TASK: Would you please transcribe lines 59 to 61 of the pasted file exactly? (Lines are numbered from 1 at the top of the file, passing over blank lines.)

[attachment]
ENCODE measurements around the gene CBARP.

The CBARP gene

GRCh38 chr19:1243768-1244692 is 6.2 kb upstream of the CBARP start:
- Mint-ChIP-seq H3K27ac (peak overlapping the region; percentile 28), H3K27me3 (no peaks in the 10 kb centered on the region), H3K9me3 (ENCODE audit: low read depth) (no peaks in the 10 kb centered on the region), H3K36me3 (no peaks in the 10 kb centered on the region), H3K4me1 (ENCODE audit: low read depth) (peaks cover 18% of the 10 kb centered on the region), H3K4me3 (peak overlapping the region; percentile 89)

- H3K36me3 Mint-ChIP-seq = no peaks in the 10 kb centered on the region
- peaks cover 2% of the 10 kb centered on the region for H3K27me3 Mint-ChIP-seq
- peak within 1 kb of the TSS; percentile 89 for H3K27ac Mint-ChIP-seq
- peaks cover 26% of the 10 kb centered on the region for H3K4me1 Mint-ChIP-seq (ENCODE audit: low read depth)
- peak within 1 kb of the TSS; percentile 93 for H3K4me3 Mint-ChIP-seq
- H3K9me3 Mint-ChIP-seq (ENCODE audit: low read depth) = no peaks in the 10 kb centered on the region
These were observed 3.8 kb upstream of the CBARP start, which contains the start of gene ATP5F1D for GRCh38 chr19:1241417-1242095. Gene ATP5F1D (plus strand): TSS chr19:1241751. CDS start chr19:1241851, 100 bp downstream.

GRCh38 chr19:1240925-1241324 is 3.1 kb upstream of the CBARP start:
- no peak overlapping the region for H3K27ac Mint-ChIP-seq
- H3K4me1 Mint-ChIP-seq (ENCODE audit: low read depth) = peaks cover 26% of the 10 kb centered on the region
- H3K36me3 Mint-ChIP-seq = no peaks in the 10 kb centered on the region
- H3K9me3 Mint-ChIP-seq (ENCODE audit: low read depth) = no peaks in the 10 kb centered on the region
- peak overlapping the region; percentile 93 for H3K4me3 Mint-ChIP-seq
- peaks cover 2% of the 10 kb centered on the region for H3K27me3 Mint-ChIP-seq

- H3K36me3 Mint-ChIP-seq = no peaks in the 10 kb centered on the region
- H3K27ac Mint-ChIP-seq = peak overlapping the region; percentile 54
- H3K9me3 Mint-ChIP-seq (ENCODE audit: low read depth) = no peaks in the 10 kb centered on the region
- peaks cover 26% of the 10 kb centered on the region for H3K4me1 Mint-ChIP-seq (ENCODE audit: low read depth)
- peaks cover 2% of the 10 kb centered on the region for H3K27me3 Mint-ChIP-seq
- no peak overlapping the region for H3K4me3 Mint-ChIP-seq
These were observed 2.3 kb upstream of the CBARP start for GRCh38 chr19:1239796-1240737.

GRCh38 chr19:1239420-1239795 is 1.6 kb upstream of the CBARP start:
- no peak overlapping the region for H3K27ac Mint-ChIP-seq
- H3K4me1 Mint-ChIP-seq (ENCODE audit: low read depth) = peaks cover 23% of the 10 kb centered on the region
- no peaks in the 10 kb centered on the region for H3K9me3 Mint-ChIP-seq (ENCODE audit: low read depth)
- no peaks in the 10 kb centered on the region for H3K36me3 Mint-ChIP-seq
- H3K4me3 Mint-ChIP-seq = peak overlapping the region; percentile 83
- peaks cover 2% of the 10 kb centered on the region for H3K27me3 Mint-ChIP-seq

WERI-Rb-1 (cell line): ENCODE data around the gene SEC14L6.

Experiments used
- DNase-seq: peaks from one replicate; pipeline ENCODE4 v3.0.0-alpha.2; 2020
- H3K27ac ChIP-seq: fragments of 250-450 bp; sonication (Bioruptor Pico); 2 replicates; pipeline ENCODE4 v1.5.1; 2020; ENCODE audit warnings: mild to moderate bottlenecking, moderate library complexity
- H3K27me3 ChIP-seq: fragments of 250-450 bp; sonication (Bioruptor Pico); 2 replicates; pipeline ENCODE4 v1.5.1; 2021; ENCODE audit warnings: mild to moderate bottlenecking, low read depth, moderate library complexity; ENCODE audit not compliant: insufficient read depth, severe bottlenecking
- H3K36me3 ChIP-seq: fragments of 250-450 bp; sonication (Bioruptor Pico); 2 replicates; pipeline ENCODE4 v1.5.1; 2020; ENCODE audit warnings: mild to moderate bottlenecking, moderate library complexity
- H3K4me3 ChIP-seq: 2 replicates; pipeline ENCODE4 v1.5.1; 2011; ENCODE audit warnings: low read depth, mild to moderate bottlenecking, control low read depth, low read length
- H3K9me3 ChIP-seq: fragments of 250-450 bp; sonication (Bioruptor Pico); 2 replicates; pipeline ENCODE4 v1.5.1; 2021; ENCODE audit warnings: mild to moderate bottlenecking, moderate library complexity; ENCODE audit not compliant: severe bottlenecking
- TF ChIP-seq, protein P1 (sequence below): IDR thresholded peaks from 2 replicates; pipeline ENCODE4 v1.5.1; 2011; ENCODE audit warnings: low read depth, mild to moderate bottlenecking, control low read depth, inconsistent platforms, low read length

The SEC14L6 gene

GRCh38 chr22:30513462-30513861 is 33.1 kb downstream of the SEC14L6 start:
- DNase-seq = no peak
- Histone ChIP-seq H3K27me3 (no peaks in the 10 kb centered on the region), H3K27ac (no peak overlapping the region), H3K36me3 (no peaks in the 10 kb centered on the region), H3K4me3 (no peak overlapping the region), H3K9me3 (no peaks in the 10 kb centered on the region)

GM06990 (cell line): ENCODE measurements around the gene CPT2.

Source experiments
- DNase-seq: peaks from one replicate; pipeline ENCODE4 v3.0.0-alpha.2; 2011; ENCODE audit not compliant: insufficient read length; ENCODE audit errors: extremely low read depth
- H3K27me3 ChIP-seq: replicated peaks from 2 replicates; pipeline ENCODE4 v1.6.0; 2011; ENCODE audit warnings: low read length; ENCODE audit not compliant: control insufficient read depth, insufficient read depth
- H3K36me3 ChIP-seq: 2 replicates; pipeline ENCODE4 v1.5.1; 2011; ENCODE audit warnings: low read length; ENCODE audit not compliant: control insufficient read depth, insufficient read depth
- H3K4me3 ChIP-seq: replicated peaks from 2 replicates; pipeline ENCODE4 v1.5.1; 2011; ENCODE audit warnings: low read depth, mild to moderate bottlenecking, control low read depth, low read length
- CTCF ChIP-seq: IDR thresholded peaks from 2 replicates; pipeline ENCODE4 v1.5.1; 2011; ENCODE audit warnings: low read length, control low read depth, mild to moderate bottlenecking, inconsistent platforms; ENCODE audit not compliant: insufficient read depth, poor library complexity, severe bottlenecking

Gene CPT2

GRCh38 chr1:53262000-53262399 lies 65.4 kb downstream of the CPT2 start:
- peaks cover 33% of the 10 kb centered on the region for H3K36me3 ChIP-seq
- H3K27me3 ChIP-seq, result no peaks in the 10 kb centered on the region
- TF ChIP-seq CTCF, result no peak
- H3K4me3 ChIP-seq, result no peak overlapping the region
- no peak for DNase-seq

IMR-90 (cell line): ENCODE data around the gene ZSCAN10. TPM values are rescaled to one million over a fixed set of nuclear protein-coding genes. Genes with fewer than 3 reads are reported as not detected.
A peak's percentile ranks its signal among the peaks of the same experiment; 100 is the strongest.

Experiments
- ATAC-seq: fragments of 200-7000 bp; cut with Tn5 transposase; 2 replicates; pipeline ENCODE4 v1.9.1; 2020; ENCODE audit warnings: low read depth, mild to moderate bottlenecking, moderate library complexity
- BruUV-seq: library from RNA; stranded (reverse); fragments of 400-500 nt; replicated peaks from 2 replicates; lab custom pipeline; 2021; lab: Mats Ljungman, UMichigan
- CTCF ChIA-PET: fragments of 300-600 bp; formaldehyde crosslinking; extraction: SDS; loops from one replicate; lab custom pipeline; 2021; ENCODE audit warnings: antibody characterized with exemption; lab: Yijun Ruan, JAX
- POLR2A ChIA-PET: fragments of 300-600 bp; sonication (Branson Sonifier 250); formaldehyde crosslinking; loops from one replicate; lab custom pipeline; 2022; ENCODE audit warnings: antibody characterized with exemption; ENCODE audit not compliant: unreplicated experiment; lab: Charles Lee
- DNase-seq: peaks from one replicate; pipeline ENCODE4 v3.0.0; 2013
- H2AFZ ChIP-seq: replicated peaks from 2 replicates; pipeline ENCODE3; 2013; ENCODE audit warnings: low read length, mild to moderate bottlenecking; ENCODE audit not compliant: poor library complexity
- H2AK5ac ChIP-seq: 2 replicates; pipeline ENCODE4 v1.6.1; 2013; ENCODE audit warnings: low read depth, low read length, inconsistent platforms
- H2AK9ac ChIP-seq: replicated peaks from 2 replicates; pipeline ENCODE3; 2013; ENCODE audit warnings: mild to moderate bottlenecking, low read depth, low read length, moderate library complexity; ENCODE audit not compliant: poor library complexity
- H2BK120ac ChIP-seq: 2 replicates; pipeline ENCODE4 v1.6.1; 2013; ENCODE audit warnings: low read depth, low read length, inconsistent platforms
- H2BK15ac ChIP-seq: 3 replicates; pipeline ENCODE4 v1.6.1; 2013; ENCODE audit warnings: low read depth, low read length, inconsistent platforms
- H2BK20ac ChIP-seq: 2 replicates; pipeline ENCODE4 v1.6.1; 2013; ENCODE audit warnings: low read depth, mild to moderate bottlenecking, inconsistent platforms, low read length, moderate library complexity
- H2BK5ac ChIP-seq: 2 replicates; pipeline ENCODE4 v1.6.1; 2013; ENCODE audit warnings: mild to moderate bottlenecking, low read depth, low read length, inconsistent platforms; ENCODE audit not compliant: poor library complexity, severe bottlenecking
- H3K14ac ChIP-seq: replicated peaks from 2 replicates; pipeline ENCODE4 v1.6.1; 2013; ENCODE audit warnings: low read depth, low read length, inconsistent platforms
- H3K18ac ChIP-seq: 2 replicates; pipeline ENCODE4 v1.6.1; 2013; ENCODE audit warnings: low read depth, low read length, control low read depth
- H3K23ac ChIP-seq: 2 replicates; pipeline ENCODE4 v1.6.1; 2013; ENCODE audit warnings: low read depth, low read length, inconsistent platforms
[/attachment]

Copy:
- no peak for DNase-seq

IMR-90 (cell line): ENCODE data around the gene ZSCAN10. TPM values are rescaled to one million over a fixed set of nuclear protein-coding genes. Genes with fewer than 3 reads are reported as not detected.
A peak's percentile ranks its signal among the peaks of the same experiment; 100 is the strongest.